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Protecting children affected by armed conflicts

Resolution 2204 (2018)

Parliamentary Assembly
Assembly debate on 25 January 2018 (8th Sitting) (see Doc. 14461, report of the Committee on Social Affairs, Health and Sustainable Development, rapporteur: Ms Sevinj Fataliyeva). Text adopted by the Assembly on 25 January 2018 (8th Sitting).
1. Children across Europe and the world are affected by wars and armed conflicts. They are victims of life-threatening violence or witnesses of such violence, they have lost or been separated from their parents or other caregivers, they are deprived of basic social services, such as health care and education, or they have been recruited as child soldiers and thus forced to take part in conflicts themselves.
2. From a European viewpoint, many of these children seem to be living in distant places that are beyond the reach of European stakeholders, such as those in the terrible conflict situations currently observed in Iraq, Syria, Yemen or Myanmar. However, many children also live in European areas marked by so-called “unresolved” or “frozen” conflicts, or by post-conflict situations. Regardless of the geographic location of conflicts, all European States are concerned in one way or another, whether as a member of relevant international organisations, as a party to ongoing conflicts, as an economic partner of conflicting parties or as one of the countries receiving refugees arriving from conflict zones.
3. The Parliamentary Assembly is very concerned about the short- and long-term consequences of armed conflicts on children: they are directly affected in their daily lives, their physical and mental development and their ability to trust other human beings and public institutions. Many of them will be traumatised for their entire lives and see their chances in life compromised. Children that experience armed conflicts also grow up with the understanding that violence is an acceptable means of settling conflicts with other countries or between ethnic or religious groups, and may reproduce it in their later lives.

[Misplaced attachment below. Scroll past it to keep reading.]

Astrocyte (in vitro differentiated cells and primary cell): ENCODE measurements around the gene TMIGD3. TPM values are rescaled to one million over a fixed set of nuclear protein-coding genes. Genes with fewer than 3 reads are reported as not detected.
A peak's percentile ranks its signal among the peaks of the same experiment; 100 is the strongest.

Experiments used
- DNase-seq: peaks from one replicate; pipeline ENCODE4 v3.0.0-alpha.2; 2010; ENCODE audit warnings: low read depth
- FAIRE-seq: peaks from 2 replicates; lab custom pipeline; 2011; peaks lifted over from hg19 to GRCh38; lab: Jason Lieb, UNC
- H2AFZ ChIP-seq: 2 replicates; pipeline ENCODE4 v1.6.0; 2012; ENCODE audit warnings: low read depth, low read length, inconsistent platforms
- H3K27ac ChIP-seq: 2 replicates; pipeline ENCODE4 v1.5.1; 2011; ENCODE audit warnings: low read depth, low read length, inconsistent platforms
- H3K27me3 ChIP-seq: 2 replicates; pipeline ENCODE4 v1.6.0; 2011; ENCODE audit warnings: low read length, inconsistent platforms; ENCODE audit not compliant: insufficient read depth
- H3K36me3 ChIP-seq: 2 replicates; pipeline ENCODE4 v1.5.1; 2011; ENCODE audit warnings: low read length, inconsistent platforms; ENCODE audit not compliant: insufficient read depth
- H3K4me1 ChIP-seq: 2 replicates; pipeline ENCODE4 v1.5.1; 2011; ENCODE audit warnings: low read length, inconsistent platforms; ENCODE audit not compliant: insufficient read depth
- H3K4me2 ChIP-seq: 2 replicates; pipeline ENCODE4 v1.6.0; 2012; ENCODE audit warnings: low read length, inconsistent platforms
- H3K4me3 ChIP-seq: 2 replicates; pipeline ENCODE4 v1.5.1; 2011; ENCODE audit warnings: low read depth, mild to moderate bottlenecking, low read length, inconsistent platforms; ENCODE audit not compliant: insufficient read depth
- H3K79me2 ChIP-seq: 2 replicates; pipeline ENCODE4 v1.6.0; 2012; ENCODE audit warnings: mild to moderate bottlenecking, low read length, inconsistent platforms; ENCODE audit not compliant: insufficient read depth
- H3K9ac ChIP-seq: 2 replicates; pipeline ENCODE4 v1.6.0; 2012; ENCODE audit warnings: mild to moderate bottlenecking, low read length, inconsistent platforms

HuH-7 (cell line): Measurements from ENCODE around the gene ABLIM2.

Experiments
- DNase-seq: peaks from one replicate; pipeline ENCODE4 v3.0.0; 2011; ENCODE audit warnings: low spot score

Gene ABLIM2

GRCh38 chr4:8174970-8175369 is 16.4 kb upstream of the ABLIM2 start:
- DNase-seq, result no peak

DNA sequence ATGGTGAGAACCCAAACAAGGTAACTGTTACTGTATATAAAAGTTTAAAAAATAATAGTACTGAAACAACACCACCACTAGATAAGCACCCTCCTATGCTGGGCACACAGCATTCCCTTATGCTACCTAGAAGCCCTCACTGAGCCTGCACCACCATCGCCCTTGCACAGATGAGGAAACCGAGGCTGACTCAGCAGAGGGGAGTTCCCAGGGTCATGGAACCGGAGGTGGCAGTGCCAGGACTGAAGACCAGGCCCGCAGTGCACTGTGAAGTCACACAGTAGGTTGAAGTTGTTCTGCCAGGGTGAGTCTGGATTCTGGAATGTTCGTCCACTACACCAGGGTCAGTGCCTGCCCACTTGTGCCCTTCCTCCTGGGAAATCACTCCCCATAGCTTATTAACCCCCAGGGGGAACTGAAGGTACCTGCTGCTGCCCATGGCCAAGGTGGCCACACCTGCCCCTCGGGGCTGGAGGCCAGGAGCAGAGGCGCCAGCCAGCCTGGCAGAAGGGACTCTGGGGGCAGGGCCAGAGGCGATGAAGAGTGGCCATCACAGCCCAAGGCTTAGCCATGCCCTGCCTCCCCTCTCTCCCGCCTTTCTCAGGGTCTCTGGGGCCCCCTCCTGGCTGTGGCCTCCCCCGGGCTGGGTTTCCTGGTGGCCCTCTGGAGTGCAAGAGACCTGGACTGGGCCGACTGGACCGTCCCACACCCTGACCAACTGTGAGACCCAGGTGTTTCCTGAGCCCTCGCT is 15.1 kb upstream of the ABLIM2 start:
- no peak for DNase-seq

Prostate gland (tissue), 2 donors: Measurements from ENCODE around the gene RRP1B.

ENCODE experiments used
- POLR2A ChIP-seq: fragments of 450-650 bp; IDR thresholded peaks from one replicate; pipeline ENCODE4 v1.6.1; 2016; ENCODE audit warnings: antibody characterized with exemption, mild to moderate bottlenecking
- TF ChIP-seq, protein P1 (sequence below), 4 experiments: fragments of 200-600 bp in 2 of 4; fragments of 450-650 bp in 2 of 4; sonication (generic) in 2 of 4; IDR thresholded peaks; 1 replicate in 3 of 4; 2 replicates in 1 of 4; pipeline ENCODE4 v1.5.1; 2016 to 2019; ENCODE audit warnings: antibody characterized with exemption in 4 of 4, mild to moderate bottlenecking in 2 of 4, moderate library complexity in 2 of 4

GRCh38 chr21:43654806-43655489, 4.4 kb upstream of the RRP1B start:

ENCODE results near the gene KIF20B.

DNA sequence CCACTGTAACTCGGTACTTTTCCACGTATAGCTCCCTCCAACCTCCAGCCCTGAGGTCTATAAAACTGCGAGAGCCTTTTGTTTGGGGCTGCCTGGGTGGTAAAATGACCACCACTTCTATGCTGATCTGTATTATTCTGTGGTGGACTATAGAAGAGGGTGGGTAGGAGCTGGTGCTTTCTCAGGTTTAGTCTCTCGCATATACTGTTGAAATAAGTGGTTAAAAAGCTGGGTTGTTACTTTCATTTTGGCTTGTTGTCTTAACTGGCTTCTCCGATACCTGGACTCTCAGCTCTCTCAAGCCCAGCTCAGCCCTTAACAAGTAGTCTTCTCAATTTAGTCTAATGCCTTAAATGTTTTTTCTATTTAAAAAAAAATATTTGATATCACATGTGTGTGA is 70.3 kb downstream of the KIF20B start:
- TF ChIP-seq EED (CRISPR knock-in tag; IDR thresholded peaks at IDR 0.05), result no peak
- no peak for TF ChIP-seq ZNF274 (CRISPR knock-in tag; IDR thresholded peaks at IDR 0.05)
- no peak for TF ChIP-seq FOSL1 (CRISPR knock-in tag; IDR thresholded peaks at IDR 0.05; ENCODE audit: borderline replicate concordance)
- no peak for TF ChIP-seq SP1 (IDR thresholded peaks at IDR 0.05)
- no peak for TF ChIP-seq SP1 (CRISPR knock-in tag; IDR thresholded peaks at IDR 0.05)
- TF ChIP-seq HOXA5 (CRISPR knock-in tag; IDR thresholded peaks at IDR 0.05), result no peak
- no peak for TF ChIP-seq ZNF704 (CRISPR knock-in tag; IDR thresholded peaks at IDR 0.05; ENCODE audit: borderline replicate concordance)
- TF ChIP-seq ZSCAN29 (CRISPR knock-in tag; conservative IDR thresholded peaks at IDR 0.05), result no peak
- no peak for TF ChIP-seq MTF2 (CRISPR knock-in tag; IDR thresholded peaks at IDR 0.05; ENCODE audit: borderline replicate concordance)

4. International law is very clear about the protection of children – any person under the age of 18 – and the need to give primary consideration to their best interests in all circumstances (as enshrined in the United Nations Convention on the Rights of the Child (UNCRC)). Children benefit from general protection to civilians and special protection granted by the 1949 Geneva Convention relative to the Protection of Civilian Persons in Time of War and its 1977 Additional Protocol, as recalled by Article 38.4 of the UNCRC calling on States parties to “take all feasible measures to ensure protection and care of children who are affected by an armed conflict”.
5. In the light of the evident gap observed between international obligations and their respect by all States parties, the Assembly calls on the Council of Europe member States to:
5.1 invest in the prevention of conflicts, and children’s involvement therein, both through continuous political dialogue and negotiation, and by promoting and supporting the peaceful, sustainable development of countries involved in ongoing conflicts or threatened by the outbreak of a conflict;
5.2 intervene, wherever they have the power to do so, to put an end to ongoing conflicts by reminding parties in a conflict and their partners of their international commitments, bilaterally or through multilateral institutions such as the United Nations, the Organization for Security and Co-operation in Europe (OSCE) or the Council of Europe, and by promoting the peaceful resolution of conflicts, thus avoiding further innocent victims among the civilian population, including children;